Washington and fellow Founding Father Caesar Rodney of Delaware blamed army contractors. Rodney called them “as active and wicked as the Devil,” and Washington said he’d like “to hang them all on a gallows higher than Haman.” Thomas Jefferson laid all the blame on the money glut, calling other explanations “nonsensical quackery.”

The soldiers got hit the hardest. With little or no food, supplies or clothes, they were, according to Greene, “naked as the day they were born.” Baron Johann de Kalb said those who had not “tasted the cruelties” felt by soldiers in the war “know not what it is to suffer.” A private complained, “we vent[ed] our spleen at our country … our government … and then ourselves for our imbecility in staying there and starving … for an ungrateful people.”

Finding money was critical, but as a congressional delegate lamented: “one hypothesis has been piled upon another … scheme has been tacked to scheme, and system succeeded system … and finally all [the] pretty … schemes crumbled away.”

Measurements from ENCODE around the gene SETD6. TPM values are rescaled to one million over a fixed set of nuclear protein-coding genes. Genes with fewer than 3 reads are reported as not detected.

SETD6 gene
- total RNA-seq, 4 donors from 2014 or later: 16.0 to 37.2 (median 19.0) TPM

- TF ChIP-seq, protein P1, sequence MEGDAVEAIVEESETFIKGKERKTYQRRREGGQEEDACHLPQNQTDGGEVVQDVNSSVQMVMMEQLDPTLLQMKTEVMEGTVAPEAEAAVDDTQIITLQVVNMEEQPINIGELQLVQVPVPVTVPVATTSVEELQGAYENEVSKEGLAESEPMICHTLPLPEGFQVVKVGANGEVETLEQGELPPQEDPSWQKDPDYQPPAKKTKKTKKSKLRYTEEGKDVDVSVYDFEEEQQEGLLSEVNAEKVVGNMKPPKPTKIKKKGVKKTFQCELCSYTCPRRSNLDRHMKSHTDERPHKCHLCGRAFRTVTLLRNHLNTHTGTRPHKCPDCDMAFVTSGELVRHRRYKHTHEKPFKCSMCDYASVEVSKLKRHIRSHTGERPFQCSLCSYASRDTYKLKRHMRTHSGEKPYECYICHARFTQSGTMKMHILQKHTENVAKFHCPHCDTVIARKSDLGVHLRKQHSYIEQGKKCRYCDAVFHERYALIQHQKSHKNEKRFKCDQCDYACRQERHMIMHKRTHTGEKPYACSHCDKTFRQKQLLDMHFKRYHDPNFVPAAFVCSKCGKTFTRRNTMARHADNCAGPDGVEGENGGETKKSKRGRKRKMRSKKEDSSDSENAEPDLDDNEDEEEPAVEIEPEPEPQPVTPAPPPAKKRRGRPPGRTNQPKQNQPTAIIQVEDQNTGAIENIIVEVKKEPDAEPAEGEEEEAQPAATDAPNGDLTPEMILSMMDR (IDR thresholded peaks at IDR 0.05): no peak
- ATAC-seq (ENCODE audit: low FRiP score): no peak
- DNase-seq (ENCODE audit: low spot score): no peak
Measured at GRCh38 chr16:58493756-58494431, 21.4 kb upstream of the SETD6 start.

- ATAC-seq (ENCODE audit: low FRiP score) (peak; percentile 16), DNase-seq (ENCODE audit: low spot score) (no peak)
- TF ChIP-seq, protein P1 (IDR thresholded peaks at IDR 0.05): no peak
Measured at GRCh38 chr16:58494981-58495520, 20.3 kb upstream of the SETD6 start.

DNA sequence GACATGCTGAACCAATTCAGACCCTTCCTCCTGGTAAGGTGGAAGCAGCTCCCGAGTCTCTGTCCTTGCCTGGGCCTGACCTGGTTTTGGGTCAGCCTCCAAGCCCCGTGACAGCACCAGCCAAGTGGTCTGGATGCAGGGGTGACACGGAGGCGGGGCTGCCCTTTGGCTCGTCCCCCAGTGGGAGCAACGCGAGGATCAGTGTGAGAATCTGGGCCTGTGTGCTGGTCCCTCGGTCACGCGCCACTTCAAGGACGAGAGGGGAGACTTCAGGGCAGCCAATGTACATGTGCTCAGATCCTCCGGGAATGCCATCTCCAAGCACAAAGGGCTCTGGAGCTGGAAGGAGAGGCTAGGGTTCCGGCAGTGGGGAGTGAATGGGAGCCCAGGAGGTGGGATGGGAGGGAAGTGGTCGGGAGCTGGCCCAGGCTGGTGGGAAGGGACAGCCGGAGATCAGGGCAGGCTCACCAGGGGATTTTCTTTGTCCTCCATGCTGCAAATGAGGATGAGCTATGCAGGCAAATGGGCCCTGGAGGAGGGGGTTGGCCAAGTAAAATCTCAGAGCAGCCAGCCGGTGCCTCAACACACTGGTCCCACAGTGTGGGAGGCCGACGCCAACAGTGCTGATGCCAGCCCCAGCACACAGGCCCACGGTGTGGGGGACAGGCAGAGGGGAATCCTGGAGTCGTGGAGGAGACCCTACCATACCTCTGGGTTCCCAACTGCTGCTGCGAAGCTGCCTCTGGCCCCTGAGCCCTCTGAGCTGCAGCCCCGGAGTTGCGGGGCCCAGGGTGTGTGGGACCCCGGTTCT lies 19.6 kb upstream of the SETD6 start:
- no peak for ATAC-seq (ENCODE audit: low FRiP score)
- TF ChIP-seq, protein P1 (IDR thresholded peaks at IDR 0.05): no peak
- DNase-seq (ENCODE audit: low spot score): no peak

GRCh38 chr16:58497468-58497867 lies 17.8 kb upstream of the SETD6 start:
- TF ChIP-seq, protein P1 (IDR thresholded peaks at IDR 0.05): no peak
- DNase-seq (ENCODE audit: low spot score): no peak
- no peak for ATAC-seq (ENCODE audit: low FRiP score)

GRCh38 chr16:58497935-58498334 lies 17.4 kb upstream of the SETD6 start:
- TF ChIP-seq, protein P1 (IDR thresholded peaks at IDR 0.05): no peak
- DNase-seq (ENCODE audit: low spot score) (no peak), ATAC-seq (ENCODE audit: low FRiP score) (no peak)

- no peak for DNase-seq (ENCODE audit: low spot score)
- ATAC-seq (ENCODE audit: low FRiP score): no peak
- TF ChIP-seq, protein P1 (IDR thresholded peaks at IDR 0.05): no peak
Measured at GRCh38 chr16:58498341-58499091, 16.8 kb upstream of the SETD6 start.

Taxes, according to John Adams, were the “radical cure.” To pay them, he urged his wife to sell “my books, or clothes or oxen, or your cows.” However, Congress didn’t have the power to enforce taxes, and most states didn’t have the money to pay them. By 1781, the Massachusetts debt was 11 million pounds; in Virginia, one official wrote, “There is not a shilling in the treasury … nor is it probable there will be.”

Privateering brought in money and goods, but the national government ended up competing against the states. Men who would have otherwise served on naval vessels were enticed to serve instead on more lucrative private ventures.

A national lottery was tried, without much success, again with competition from the states, which had their own lotteries, including two for Loyalist causes. Not surprisingly, the fact that lottery winnings were paid in paper money or certificates stymied ticket sales.